Pete Yorn talks about working with Frank Black
|Photo by Jim Wright|
Released in September of 2010 and produced by Frank Black of the Pixies, Pete Yorn was recorded spur-of-the-moment over the course of five days back in 2008. It ended up being one of the most demanding recording sessions Yorn has ever had to endure -- he caught the flu during the second day of recording the album.
"It sucked that I got sick, I was frustrated about it," Yorn says, speaking over the telephone. "It was like the second day we were recording and I woke up in the middle of the night, and I just had those chills, ya know? I felt like, 'Oh No!!,' and it was nasty. At first I was just worried that we wouldn't be able to do the work that we would have to push it aside and reschedule. It was pissing me off though!"
Yorn allowed the aggravation to come through his voice while reflecting on his recording experience. "I just wanted to make it work, and then a wrench gets thrown in the plans. But I loaded myself up on medicine, over the counter stuff. And [Black] didn't care at all -- not that he didn't care, I mean he felt bad I was sick. But he wasn't a germ-aphobe at all. He loved the way my voice sounded, and I was all self-conscience about it at first like, 'I'm all fucked up man!.' And he's like, 'I like it, I like it!' So he went for it, and all of a sudden we started getting our sound and it came together. By the end I was feeling a lot better."
It's possible that Yorn's illness during the recording resulted in some of the fantastic, stripped down, and vulnerable essence we hear all throughout the new album. Black may have peeled his layers back one-by-one, but recording through an illness will certainly shake up some emotions, as anyone artist can concur.
Fortunately for Pete Yorn, when he mentioned to Pixies frontman Frank Black that he wanted to "better define himself as an artist," Black was all ears.
"Anytime I approach anything in the studio, I'm like 'I want this to be my best, this will define me better' -- with greatest intentions," Yorn said. "And in a way we accomplished that, in some ways, everything was so stripped back that there's an element of fearlessness that exposes a certain side of what I do. My goal when I make my next record will be that I want that to better define myself as an artist, too."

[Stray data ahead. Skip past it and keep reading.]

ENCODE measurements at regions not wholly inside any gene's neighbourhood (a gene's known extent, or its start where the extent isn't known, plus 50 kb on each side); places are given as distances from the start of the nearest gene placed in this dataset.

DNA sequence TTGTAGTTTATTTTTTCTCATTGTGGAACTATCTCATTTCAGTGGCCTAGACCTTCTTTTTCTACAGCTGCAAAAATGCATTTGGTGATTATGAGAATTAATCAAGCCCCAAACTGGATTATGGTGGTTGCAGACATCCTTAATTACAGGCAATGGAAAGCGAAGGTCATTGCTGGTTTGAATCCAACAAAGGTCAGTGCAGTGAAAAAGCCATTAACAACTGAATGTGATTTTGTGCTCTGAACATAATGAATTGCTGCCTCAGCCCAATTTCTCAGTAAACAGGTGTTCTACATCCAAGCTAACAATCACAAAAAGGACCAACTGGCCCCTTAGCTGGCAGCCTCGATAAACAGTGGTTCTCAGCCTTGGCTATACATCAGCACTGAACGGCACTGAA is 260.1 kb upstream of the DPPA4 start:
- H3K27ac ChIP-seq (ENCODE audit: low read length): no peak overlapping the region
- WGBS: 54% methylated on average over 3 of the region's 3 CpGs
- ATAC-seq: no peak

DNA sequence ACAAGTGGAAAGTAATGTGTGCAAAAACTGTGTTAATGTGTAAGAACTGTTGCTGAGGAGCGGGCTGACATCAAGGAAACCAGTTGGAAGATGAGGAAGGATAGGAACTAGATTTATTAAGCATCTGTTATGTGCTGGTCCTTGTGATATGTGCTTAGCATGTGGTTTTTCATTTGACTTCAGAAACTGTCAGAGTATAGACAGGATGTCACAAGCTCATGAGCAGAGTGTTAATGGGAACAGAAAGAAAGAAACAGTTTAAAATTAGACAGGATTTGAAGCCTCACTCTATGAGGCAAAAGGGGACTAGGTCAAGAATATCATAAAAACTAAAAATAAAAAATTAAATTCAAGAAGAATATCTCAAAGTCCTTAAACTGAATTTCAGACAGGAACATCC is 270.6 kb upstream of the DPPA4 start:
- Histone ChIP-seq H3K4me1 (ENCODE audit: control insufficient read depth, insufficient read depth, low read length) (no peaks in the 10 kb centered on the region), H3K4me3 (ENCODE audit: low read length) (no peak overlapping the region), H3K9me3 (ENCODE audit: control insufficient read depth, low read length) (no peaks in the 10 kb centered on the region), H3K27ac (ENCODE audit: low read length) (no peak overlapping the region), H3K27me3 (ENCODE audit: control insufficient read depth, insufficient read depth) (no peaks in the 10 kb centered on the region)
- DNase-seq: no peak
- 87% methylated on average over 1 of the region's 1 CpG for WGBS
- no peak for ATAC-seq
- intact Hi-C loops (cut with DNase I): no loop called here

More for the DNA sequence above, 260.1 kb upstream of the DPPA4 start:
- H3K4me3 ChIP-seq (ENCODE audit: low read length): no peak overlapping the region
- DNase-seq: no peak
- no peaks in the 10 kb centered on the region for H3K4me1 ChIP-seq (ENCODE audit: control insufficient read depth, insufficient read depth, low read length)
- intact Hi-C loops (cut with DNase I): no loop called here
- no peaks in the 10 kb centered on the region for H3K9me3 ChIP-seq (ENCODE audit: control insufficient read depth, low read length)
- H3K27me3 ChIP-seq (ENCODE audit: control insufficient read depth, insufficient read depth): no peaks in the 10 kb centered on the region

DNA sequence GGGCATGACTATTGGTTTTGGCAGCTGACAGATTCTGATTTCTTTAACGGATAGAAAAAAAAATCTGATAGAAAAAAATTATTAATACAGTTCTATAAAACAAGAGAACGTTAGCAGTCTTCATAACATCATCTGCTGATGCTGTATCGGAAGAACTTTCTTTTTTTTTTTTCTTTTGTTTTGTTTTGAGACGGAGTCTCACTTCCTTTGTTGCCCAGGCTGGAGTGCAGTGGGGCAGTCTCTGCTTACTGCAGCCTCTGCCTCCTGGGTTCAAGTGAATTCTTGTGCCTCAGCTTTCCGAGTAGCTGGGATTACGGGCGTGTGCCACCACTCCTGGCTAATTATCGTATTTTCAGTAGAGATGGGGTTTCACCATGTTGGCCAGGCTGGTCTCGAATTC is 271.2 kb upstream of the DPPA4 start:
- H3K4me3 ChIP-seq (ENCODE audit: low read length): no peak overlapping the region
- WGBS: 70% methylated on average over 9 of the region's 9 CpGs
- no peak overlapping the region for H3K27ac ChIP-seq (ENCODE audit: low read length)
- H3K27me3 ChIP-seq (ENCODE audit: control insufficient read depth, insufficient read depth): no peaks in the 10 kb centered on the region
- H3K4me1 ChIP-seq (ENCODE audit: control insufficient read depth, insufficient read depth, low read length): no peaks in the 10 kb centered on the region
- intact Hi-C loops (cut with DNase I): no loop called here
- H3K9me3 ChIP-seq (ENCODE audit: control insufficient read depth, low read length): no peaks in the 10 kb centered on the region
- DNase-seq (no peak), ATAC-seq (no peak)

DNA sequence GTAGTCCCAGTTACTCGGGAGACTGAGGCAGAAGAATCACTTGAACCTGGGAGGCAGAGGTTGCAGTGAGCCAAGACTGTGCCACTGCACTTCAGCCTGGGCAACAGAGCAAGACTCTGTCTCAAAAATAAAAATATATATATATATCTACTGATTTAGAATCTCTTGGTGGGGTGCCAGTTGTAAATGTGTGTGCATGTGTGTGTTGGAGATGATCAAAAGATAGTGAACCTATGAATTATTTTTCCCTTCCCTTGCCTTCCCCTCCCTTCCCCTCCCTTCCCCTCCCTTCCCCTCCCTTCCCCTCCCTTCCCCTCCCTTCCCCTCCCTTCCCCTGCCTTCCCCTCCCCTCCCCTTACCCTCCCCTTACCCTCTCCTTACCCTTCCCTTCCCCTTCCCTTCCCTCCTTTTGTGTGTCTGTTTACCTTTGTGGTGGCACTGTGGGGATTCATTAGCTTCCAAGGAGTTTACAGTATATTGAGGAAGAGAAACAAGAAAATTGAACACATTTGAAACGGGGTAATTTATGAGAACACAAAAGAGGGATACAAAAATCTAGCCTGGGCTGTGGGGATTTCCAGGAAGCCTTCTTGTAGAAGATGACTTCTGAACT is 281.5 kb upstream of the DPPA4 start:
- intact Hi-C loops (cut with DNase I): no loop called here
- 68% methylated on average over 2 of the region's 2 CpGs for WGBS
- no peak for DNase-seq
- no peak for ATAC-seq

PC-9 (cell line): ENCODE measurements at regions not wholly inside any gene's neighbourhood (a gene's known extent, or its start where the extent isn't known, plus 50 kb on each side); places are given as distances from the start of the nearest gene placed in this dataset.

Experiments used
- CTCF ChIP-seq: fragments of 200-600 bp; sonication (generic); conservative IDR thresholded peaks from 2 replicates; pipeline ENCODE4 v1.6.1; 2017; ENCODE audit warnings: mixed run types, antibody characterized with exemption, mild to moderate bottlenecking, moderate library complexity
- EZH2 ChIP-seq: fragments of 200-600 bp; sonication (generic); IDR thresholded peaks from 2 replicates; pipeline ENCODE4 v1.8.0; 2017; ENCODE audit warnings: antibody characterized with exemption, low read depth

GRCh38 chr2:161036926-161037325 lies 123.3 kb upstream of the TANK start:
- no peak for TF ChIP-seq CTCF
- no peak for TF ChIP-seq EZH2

Since his previous album, Break-Up, a collaboration with Scarlett Johansson, Yorn has had big shoes to fill, so-to-speak. It's not very often that small town musicians are allowed to record albums with multi-talented, Hollywood bombshells -- all the while creating one of last year's most celebrated albums. Over the course of the past 10 years, Pete Yorn has been on an incredible ride throughout his creative projects.
From the aforementioned album with Scarlet Johansson to even in with REM's Peter Buck on previous albums (including the song "Strange Condition") and working with Francis Black, one would only assume that Yorn actively seeks to join forces with other amazing talents. But maybe these things just come to him.
"I've always been pretty solitary with the way I work, and about myself I tend to play a lot of instruments by myself," he says. "I have done that so many times on other records, then you have these opportunities come up where you get to work with another creative person, and maybe you run away from it. Then other times, you're kind of curious to see what would happen. So that thing was kind of new for me, just to meet Frank himself and see what he brought to the table, and getting to work with him was something that I couldn't pass up. I couldn't get it out of my head, like, 'let's make this happen, we gotta' make this happen.'"
PETE YORN performs with Ben Kweller and the Wellspring tonight, TUESDAY, FEBRUARY 22, at FIRST AVENUE. 18+. $27.50. 7 p.m.